Secrets to Expanding Employee Engagement in CSR Initiatives

By Heather Shapter

In early April, I attended the 12th Annual Charities@Work Best Practices Summit on Employee Engagement in Corporate Citizenship in NYC.  Charities@Work is an alliance of four nonprofit federations that serves as the cooperative voice for more than 2000 international, national and local charities.

Big Corporate Brands in Attendance

I really didn’t know what to expect, but was happy to see that of the 150 participants in attendance, many were from the likes of big corporate brands such as L’Oreal, Best Buy, JPMorgan Chase, TD Bank, Wells Fargo, Morgan Stanley, IBM, Microsoft, Hewlett-Packard, Chrysler, Toyota, United Airlines and Kaiser Permanente.

They came together because they share a common frustration – how to expand employee engagement programs and initiatives in response to growing employee interest. On making the business case for employee engagement, as one expert participant said, “been there, done that.” I find this is quite different from the Canadian landscape where we find we are still educating corporate leadership on the financial merits of employee engagement in sustainability initiatives.

For those who are also still making the business case for employee engagement, the Global Social Enterprise Initiative (GSEI) at Georgetown University’s McDonough School of Business is a great resource. The GSEI founder, Bill Novelli, shared at the Charities@Work Summit, a number of research findings on employee engagement.  The findings all point to that companies with more engaged employees do better financially – plain and simple. Gallup research documented  productivity increases of 18% and operating margins up by 27%, just to name a couple of the statistics.

Increasing engagement means increasing options for employees to engage

Companies came to the Summit, though to learn how to increase employee engagement. Employees want to be more engaged in sustainability initiatives. Companies know this is better for the company, but yet they are challenged with how to create more opportunities and to create opportunities that will be satisfying and a fit for what employees are looking for. Summit participants were very interested to learn from Gretchen Korf, Director of Finance and Social Responsibility at the United Health Group about what they do to have 81% of their over 100,000 staff volunteer in their giving campaigns.

This year, United Health Group began offering employees opportunities for microvolunteering as a new way to contribute to their communities. Using an online service called, United Health Group employees can find and complete microvolunteering challenges posted by nonprofits across the United States and around the globe that fit their specific skills and interests. Volunteering can be done in short bursts of activity, in some cases 15 minutes or less, on breaks or over lunch, for example.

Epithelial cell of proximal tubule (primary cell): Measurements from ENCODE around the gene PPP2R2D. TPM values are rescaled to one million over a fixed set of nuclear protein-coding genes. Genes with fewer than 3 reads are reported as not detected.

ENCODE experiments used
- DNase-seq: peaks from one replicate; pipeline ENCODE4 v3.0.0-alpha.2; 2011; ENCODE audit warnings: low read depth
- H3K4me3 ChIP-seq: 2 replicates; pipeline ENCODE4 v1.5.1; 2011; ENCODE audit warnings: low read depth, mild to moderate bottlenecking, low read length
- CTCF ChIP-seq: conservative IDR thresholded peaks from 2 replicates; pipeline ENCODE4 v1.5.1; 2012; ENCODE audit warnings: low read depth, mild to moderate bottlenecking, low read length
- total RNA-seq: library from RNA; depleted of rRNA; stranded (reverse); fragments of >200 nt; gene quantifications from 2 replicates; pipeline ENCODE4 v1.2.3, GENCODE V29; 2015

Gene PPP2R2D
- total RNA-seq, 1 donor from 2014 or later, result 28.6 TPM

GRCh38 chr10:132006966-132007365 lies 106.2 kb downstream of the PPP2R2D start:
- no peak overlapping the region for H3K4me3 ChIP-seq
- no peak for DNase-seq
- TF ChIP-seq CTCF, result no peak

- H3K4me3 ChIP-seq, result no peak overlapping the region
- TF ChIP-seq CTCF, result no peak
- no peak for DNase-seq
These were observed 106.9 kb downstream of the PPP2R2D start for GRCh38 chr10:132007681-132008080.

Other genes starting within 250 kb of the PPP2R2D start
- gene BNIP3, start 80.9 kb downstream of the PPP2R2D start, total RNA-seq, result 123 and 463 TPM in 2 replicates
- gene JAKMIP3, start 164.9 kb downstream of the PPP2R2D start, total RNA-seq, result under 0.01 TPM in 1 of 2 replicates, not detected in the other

At the Charities@Work Summit, we were guided through the microvolunteering platform and got to experience this incredible opportunity to make a difference in such a short time. It was so fun!

Technology empowers employee engagement

Many of the corporate participants as well as the not for profit participants were also very interested in how technology could empower increased employee engagement. Kevin Espirito, Senior Management, Community Engagement at Microsoft gave a great, practical demonstration of how MS has expanded its own employee engagement using its own core competency of technology. Workplace giving is one of its employee engagement measures. Check out this expansion…

When MS’ giving program began in 1983, approximately 200 Microsoft employees raised $17,000 for nonprofits. Today, more than 35,000 employees participate in the campaign, which is approximately 65% of Microsoft’s total U.S. workforce. This year they reached a milestone that really has them shouting for joy: their 30th Employee Giving Campaign, and $1 billion in employee contributions to more than 31,000 nonprofits around the world since 1983!

Microsoft’s annual Employee Giving Campaign takes place in the U.S. throughout the year, with a special push every October. You can feel the energy on the Microsoft campus as the campaign hits high gear, with more than 300 activities including a 5K Run, an online auction and other special events. Microsoft matches employee nonprofit donations and volunteering year round up to $12,000 per employee. Microsoft also helps employees find nonprofits that best match their volunteering skills and interests with our own in-house volunteering tool.

Microsoft also makes much of the employee engagement outreach technological tools available for free for not for profit organizations.

Call to Action

 One way to identify how engaged your employees are, is to identify the cultural stage of those employees. Find out more here.

Move your organization or team to the next stage in employee engagement. If your organization first needs to buy into the merits of employee engagement, go to the GSEI site and get what you need there to share with your colleagues.

If your organization has already bought into the business case or value of employee engagement, then get some initiative started.

If your organization already has numerous employee engagement initiatives underway, but there is a demand for more, than learn from some of the Charities@Work examples above to do just that.

Whatever you take on… Think big. Be bold.

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